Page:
January 20, 2010: In an interview one year ago,
Germany's new foreign minister Guido Westerwelle, who is gay,
said that if he were to become foreign minister, having
"a relationship with a man"
would not be a problem for his future international
contacts. His visit to Saudi Arabia earlier this month was a
major test of his ability to interact with representatives
of conservative cultures.
Saudi Arabia is one of the most conservative countries in
the entire world. Strict adherence is paid to separation of the
sexes, and homosexuals occasionally face death in extreme
cases. With his visit in Riad it appears that Westerwelle has
shown that a gay politician can represent German interests in
the Muslim world, providing an answer to observers in Berlin
who wondered what the outcome might be.
Westerwelle's visit to Saudi Arabia was the focus of special
attention because of comments he had made prior to becoming
Germany's foreign minister last fall. Westerwelle had suggested
that Germany needed to be more active internationally in
promoting equal rights, and he even demanded that foreign aid
be canceled for countries where homosexuals face the death
penalty and women do not have the right to vote.
It is not difficult to make such statements when your seat
in parliament is on the opposition side of the aisle. It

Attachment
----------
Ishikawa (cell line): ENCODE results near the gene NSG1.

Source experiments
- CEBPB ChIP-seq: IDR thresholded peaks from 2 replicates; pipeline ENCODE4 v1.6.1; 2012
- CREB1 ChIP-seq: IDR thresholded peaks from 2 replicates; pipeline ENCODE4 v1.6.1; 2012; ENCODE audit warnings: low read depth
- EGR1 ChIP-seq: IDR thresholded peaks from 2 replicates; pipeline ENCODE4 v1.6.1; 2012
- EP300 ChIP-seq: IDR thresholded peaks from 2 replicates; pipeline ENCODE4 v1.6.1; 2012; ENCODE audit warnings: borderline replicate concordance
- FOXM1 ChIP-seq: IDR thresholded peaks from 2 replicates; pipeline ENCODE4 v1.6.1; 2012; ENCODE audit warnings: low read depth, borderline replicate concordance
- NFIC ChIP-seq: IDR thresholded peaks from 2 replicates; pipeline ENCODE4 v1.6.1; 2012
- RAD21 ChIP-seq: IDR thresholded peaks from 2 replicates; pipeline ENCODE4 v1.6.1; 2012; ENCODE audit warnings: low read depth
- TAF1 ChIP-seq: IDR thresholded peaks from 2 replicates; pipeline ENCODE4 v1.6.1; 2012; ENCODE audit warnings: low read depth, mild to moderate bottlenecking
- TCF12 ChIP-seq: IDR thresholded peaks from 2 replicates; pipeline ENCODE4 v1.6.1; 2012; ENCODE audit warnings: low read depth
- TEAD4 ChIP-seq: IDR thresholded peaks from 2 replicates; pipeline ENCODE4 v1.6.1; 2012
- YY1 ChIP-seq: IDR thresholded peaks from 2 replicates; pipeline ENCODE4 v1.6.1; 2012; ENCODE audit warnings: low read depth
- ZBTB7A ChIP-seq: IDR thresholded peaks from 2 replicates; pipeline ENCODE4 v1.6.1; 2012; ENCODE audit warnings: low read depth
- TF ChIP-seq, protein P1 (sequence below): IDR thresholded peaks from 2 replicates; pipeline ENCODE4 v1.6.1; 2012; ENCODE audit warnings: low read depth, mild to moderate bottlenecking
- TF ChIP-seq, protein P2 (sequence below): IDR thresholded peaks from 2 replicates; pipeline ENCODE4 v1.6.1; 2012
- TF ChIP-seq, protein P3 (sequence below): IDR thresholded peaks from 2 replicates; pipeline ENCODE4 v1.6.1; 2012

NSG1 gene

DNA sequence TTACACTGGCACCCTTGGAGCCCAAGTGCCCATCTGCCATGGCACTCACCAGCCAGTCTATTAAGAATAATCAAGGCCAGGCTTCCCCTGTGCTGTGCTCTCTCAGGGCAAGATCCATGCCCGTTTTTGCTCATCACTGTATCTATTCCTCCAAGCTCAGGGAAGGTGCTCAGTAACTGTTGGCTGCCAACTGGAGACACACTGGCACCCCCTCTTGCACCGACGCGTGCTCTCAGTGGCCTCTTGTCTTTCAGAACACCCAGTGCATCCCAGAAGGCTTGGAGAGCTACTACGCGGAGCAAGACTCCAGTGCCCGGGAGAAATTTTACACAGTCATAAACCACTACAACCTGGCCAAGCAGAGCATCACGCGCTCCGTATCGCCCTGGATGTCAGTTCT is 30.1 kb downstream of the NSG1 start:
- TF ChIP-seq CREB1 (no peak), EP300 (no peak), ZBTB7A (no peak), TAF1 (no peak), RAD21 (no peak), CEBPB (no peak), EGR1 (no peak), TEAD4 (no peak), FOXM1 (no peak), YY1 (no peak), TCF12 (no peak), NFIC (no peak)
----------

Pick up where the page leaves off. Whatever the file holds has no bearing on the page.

becomes a challenge to repeat them publicly once you are in
power, especially on a visit to a conservative foreign country
as an official representative of your government. A public plea
in Riad for more tolerance for the gay community would have
been a scandal and damaged German-Saudi relations. But
Westerwelle would also have lost credibility at home if he had
said nothing at all. So the language of diplomacy came into
At a joint press conference with Saudi foreign minister
Prince Saud, Westerwelle emphasized that there had been some
differences of opinion during their bilateral meeting.
According to Westerwell, human rights and religious plurality
were among the subjects discussed. Prince Saud replied by
saying that the world was well served by differences based on
different value systems. Everyone present for the press
conference knew what was being talked about even if the subject
itself was not mentioned directly.
Westerwelle's successful visit to Saudi Arabia doesn't mean
that his personal lifestyle will never be a source of concern
for his diplomatic hosts. Prior to visiting Italy after
becoming foreign minister he had asked whether it would be a
problem for his male friend to accompany him on the trip. In
preparation for his visit to Turkey, the German foreign
ministry had asked German diplomats in Turkey the same
question. Having Westerwelle's male friend along for the trip
to Ankara would have caused protocol problems for Turkey's
conservative government in a predominantly Islamic country.
German diplomats informed their Turkish colleagues that their
new foreign minister would be traveling by himself on his visit
to Turkey. Westerwelle is not only gay, but also a